This carnival organised by Blogchatter has a clear purpose of encouraging and supporting its participants in reaching the truly published goal. Thus, it behoves me as a reviewer to point out that, as much as I have very much enjoyed the content here, it does not constitute a 'book' as such. It most definitely has the potential to be, and I hope Mr Moothemath might consider engaging an editor and shaping this one up. Nevertheless, this is an item to savour. One chapter a day and then lots of pondering on the points. As it stands, it is a rather fine collection of essays from a humanitarian thinker - but even at that, there are some production issues, with occasional typos and some tracts of script changing appearance. For flow, I might have liked all the poetry items to have been appended, rather than within the body of the text - though this is quibbling, for as stated, the content is of great worth and most definitely worth one's time in the reading.

How does it differ from the publication LIFE, as reviewed recently? The two might appear, superficially, to have the same intent. However, the approach of each gentleman is quite different. There is a rawness (boldness?) in LIFE, one might say a cutting edge to the writing. In Random Thoughts, we have a much more anecdotal but no less erudite or learned quality. I put it to you that they are two sides of the same record, and it is worth playing both sides!!!

(You can download Random Thoughts on Random Words from Blogchatter.)

Now, for something completely different.

Story-telling - and good story-telling at that! I was immediately struck with the absence of some of the alphabet in this publication arising out of the A-Z. The author has not stated whether these existed originally - but anyway, the flow of the story is not greatly affected. However, occasionally one felt there was room for 'a bit more'. 

What kind of story? One for those who like character and scene-setting. There is a sense of the traditional generational tale about the writing and a revealing of the harsh realities that life can rain upon one - particularly in Indian society. Delightfully drawn personalities and situations to which one can relate (even if never experienced). I was grasped by some of the small moments that caused a lump in the throat.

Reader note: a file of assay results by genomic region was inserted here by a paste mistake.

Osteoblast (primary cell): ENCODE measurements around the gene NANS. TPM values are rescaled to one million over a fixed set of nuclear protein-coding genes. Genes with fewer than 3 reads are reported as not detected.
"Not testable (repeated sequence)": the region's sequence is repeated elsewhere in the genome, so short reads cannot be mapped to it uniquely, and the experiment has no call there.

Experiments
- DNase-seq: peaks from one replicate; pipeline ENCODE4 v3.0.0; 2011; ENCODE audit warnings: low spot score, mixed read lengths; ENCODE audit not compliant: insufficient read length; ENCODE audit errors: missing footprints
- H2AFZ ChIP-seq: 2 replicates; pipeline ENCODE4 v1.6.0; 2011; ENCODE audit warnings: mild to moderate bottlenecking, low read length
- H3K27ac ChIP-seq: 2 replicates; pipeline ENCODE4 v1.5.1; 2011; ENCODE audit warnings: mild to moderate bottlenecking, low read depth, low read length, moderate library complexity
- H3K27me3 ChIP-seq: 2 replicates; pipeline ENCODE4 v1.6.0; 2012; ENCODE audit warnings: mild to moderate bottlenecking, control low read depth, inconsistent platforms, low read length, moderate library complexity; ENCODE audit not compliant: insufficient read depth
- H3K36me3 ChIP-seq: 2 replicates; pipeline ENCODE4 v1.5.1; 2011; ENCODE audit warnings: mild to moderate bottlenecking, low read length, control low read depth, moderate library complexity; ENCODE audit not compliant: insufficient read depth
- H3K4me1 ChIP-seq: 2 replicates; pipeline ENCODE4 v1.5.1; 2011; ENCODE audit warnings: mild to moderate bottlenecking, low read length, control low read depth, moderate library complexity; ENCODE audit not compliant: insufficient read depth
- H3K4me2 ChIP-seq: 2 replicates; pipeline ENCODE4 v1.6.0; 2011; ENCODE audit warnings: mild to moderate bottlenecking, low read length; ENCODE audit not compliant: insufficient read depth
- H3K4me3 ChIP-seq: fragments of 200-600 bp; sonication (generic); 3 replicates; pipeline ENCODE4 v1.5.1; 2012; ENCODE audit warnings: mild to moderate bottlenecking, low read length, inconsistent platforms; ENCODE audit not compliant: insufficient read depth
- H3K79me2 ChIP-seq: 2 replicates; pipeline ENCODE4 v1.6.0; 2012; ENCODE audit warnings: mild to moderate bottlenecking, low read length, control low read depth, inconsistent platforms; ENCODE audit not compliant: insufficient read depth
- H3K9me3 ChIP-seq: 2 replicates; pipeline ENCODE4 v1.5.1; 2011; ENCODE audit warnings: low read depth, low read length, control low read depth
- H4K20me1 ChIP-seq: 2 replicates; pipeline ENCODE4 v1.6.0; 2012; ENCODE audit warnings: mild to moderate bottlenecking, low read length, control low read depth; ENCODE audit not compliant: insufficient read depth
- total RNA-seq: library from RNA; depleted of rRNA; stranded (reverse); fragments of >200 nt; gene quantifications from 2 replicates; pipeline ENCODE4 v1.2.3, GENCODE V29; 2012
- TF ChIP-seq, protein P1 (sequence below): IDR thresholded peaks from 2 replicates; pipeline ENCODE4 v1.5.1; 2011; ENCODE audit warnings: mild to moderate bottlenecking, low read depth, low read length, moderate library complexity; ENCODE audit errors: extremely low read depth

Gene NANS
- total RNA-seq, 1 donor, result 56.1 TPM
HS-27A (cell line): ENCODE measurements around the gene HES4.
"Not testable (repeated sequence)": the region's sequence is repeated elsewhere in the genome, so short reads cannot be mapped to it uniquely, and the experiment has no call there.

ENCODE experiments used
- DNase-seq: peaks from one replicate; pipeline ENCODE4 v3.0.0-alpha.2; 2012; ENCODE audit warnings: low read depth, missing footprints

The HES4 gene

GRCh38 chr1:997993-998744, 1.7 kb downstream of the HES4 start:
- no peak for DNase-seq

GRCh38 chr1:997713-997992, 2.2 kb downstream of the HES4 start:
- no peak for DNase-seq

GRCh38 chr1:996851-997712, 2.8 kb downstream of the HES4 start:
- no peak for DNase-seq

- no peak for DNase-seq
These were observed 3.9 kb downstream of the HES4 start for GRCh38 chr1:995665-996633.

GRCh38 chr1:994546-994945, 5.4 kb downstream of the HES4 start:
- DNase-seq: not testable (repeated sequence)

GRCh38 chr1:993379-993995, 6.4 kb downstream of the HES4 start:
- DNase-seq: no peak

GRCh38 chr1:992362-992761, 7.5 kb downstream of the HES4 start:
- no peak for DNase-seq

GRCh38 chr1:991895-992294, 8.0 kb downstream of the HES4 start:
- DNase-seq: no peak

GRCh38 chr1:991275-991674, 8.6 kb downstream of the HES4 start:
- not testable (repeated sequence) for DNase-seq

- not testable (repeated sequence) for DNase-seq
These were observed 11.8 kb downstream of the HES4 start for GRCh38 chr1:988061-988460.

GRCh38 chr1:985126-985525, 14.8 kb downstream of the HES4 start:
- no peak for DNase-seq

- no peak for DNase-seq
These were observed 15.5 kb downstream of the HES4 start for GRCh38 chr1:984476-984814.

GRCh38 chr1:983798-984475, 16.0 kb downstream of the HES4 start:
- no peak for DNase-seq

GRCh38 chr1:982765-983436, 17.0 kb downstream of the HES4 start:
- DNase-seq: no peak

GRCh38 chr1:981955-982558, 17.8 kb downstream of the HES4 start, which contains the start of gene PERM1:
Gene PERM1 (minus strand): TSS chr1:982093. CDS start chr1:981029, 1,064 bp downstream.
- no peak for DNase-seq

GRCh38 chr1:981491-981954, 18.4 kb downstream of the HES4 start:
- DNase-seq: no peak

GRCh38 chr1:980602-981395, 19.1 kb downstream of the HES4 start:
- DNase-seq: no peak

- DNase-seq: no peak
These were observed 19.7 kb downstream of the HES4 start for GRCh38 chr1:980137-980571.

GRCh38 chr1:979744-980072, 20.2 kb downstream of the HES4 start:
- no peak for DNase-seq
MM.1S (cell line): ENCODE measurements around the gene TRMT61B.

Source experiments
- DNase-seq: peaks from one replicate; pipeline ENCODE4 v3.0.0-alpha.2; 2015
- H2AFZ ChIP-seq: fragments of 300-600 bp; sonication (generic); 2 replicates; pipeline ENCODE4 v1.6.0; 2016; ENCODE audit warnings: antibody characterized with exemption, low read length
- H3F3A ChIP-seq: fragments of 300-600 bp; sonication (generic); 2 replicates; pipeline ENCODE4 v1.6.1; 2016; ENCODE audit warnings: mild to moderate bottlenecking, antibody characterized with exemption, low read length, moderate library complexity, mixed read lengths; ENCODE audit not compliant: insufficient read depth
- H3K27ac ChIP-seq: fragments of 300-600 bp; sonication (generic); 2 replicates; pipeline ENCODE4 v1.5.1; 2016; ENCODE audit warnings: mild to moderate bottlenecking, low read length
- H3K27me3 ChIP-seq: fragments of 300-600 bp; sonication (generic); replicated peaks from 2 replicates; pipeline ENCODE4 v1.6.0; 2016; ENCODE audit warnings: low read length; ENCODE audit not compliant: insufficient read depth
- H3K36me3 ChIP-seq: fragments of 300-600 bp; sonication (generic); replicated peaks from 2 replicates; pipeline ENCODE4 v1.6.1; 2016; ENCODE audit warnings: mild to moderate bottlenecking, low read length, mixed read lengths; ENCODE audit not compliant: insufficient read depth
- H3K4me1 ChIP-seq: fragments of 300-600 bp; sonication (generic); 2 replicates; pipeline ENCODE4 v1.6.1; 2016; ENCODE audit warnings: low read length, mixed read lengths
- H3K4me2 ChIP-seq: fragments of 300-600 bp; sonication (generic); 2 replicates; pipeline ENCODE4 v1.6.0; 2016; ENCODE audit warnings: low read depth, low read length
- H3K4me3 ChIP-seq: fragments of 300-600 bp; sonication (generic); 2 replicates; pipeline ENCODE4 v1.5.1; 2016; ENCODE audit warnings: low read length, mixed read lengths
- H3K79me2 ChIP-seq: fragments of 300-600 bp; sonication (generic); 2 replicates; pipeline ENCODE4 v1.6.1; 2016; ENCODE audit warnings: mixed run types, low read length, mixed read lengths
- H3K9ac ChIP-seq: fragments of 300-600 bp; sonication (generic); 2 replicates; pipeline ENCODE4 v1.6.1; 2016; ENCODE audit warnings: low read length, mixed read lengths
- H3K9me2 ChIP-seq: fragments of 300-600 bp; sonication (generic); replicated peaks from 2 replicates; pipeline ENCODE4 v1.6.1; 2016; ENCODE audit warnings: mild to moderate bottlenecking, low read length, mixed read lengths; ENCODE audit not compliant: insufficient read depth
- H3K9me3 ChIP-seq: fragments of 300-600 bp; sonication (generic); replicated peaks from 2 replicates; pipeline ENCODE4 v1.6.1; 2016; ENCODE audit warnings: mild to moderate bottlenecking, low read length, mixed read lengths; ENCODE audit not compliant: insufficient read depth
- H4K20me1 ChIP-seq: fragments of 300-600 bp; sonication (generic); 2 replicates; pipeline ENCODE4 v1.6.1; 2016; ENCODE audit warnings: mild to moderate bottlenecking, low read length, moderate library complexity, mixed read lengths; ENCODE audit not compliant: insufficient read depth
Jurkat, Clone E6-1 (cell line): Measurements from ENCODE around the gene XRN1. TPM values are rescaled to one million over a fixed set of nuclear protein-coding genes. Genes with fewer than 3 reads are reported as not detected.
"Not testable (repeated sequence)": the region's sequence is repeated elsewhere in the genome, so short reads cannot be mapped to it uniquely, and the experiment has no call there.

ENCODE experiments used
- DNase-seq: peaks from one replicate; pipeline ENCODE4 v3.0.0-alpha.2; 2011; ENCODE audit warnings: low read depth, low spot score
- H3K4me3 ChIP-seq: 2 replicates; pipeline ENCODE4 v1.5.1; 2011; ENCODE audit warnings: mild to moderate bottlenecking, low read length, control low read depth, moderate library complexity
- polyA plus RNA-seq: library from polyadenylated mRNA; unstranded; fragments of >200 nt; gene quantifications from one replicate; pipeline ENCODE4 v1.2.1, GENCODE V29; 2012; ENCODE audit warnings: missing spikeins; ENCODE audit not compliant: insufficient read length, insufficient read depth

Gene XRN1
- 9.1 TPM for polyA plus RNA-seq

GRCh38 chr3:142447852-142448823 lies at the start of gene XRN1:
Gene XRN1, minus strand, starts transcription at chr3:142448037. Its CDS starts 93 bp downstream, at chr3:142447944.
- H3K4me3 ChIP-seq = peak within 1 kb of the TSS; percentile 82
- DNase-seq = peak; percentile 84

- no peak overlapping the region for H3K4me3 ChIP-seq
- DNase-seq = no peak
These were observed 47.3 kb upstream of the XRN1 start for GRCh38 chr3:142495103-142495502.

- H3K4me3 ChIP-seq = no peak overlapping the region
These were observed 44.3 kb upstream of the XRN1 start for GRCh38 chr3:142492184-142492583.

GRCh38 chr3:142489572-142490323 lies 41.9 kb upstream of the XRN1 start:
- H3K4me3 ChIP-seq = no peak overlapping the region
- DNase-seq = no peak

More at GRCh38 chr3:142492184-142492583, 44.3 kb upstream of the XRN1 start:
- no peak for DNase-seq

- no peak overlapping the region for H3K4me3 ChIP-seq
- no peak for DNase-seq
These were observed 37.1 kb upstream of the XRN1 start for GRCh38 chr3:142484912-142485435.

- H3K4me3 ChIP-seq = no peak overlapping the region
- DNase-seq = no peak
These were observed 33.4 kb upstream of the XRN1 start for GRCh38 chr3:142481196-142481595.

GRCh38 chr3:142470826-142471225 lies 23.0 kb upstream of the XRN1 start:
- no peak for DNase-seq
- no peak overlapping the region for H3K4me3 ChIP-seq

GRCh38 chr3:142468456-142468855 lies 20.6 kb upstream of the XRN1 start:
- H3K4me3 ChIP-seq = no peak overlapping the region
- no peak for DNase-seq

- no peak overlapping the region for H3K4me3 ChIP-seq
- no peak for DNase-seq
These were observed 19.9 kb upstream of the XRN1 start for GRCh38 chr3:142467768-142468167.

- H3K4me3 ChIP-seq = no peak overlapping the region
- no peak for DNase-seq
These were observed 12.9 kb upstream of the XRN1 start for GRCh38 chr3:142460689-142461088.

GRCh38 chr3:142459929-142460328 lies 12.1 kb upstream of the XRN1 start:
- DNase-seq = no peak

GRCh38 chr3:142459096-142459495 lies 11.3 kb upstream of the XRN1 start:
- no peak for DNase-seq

There is much to commend this tale. However, it does suffer a little from being 'episodic' - the missing 'letters', perhaps? There could be a little more filling out of the characters' backstories and what they each do when separated - currently, this is all a little 'hurried' and sketchy. 

I do so very much hope Harshita will now take it and polish it and put in all the linkages that a full story needs, for I think this has the makings of an excellent and sellable book. A bit of proofreading by a 'third eye' might also help, for just a few typographicals jarred - most notably the use of a full stop after "Miss." which is completely unrequired - but also inconsistent. As it stands though, it makes a most pleasant afternoon's read.

(You can download Xanadu from Blogchatter.)


17 comments:

  1. Thanks a lot for your erudite review! It is great to receive feedback from various quarters, people with varying thought process and sensibilities. It was a pleasure to receive yours.

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    1. Hari OM
      there was much pleasure in the reading! Yxx

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  2. Editing is not fun but absolutely necessary if the writing is to look and feel polished. Publishing is a gruelling process, not for the faint of heart :)

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  3. Thank you so much for an insightful review. Yes you are right to point out it needs a third eye overview to iron out the kinks.

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    1. Hari OM